In Ukraine today, there are three provinces (oblasts) that formed the eastern part of the Kingdom of Galicia and Lodomeria. Two of these, Lviv Oblast and Ivano-Frankivsk Oblast were entirely contained in the kingdom; the third oblast of Ternopil was mainly in the kingdom apart from four of its most northerly counties (raions). These four counties, Kremenets Raion, Shumsk Raion, Lanivtsi as well as the northern half of Zbarazh Raion, were formerly part of the county of Krzemieniec in the Wolyn voivodeship (province) of the Second Polish Republic during the interwar period. Prior to World War I, they were part of Congress Poland. They never formed part of the Kingdom of Galicia. The remaining raions of Ternopil Oblast, listed below, were all part of the Kingdom of Galicia and mainly coterminous with the Kingdom's counties.
|Berezhany Raion||Western part of |
|Buchach Raion||Buczacz county|
|Chortkiv Raion|| Czortków and the southern part|
of Kopychyntsi county
|Kozova Raion||Eastern part of Brzeżany county|
except for the city of Brzeżany itself.
|Monastyryska Raion||Western part of Buczacz county.|
|Pidhaitsi Raion||Western part of Podhajce county.|
|Pidvolochysk Raion|| Skalat county and the |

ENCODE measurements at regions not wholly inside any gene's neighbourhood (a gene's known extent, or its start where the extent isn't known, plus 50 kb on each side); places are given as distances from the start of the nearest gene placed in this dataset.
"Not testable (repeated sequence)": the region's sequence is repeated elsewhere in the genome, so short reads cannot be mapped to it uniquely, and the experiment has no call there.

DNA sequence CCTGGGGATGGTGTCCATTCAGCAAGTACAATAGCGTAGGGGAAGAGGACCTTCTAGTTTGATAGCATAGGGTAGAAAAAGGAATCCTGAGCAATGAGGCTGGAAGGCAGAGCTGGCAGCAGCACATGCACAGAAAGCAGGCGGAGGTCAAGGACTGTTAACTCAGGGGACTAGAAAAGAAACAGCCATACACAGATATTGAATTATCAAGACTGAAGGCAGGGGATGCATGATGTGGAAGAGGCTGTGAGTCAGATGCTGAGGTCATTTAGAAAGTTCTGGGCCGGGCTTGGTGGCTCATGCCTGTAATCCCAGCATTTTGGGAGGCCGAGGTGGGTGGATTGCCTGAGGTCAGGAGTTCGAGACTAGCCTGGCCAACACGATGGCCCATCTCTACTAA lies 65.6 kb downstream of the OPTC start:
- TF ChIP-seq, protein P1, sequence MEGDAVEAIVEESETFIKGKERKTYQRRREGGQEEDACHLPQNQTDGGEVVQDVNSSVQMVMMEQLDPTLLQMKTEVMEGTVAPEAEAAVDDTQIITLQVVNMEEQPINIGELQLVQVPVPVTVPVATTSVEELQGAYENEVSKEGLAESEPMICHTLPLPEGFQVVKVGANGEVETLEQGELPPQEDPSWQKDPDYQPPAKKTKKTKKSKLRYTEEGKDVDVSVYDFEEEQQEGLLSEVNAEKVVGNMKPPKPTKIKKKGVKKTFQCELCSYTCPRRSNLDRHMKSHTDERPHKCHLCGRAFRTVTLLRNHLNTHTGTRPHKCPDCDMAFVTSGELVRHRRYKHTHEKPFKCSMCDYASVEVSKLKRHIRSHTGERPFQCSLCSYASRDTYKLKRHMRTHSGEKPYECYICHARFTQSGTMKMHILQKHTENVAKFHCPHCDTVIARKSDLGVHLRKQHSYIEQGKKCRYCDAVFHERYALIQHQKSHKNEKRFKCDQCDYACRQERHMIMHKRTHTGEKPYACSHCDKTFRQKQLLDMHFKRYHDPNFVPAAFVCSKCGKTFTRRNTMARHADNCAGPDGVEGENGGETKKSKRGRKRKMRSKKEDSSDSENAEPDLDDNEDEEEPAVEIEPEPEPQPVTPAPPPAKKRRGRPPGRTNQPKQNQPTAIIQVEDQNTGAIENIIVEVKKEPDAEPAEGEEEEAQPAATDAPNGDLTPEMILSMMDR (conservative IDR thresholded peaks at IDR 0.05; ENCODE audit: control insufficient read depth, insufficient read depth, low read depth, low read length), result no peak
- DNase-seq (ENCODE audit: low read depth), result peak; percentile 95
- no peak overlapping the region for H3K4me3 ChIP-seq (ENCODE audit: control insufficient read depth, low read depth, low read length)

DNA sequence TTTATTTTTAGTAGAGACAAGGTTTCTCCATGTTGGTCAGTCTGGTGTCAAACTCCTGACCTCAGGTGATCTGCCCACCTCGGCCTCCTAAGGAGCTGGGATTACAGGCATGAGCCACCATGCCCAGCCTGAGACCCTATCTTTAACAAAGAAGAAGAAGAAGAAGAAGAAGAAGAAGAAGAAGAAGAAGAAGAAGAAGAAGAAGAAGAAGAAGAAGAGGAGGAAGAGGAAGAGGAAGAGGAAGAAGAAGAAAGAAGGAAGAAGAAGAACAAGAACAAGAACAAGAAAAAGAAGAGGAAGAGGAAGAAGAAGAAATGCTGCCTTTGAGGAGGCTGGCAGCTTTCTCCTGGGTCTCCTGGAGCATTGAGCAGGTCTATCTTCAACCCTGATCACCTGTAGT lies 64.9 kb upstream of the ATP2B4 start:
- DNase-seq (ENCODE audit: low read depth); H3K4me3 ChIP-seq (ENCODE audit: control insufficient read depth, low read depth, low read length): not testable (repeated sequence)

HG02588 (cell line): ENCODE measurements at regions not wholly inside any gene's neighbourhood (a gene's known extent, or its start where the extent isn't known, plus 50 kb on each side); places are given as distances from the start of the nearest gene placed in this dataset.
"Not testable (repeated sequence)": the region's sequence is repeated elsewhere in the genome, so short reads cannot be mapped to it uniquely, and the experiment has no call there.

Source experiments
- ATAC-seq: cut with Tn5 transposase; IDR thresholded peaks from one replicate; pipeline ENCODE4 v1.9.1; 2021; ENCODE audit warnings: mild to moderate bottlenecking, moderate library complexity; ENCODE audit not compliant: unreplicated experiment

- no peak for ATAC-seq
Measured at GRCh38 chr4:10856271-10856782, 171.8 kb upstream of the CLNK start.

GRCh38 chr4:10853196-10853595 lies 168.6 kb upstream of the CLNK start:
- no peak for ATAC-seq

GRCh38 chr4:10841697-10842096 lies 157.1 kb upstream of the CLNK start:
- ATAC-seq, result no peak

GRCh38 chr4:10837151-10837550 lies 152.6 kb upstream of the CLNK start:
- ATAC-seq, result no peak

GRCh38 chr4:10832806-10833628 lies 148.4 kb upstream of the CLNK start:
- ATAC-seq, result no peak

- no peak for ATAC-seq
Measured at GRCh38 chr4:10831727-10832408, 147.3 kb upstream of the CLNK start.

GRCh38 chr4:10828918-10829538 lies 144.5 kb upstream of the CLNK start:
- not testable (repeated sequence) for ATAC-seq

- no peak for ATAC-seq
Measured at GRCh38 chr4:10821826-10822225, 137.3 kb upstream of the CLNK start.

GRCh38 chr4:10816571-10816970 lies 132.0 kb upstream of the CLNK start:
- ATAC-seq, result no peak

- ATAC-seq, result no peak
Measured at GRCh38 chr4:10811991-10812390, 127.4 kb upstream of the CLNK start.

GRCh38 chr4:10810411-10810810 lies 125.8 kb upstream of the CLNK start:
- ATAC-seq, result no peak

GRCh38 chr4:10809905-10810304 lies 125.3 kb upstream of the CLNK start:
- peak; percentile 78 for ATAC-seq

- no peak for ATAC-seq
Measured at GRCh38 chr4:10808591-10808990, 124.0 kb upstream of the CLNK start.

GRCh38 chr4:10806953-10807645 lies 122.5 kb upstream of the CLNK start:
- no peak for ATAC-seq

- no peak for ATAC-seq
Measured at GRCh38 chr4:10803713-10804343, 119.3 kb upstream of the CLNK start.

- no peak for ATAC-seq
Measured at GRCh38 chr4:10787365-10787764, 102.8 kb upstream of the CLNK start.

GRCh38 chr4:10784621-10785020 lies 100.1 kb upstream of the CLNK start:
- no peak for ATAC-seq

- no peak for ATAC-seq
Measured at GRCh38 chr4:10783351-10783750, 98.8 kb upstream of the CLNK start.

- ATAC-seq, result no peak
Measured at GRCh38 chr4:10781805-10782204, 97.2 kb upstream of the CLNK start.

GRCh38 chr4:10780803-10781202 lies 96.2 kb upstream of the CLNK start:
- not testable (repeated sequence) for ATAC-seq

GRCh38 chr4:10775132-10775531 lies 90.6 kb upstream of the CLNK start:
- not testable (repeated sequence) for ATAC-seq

eastern part of Zbaraż county
|Terebovlia Raion|| Trembowla county in the east and|
Podhajce county in the west.
|Ternopil Raion||Tarnopol county|
|Zbarazh Raion||The western part of Zbaraż county |
and the southern part of Brody county.
|Zboriv Raion||Zborów county|
As Ukraine achieved independence in the 1990s, western Ukraine remained the heartland of Ukrainian political and cultural nationalism, and the political affiliations of Ternopil voters reflected that viewpoint. In the first elections after independence, the People's Movement of Ukraine was the leading party in the oblast. A majority of oblast voters supported the Ukrainian nationalist-oriented Electoral Bloc Yuliya Tymoshenko in the 2002 Ukrainian parliamentary election. Over 88% of voters supported Yulia Tymoshenko of the All-Ukrainian Union "Fatherland" in the 2010 Ukrainian presidential election.
By 2005, the population of the oblast had grown to roughly 225,000, consisting primarily of ethnic Ukrainians with a large Russian or Russian-speaking minority. The city of Ternopil has important institutions of higher education, including two teacher's colleges, an international medical school with instruction in English, and one of three economics institutes in Ukraine.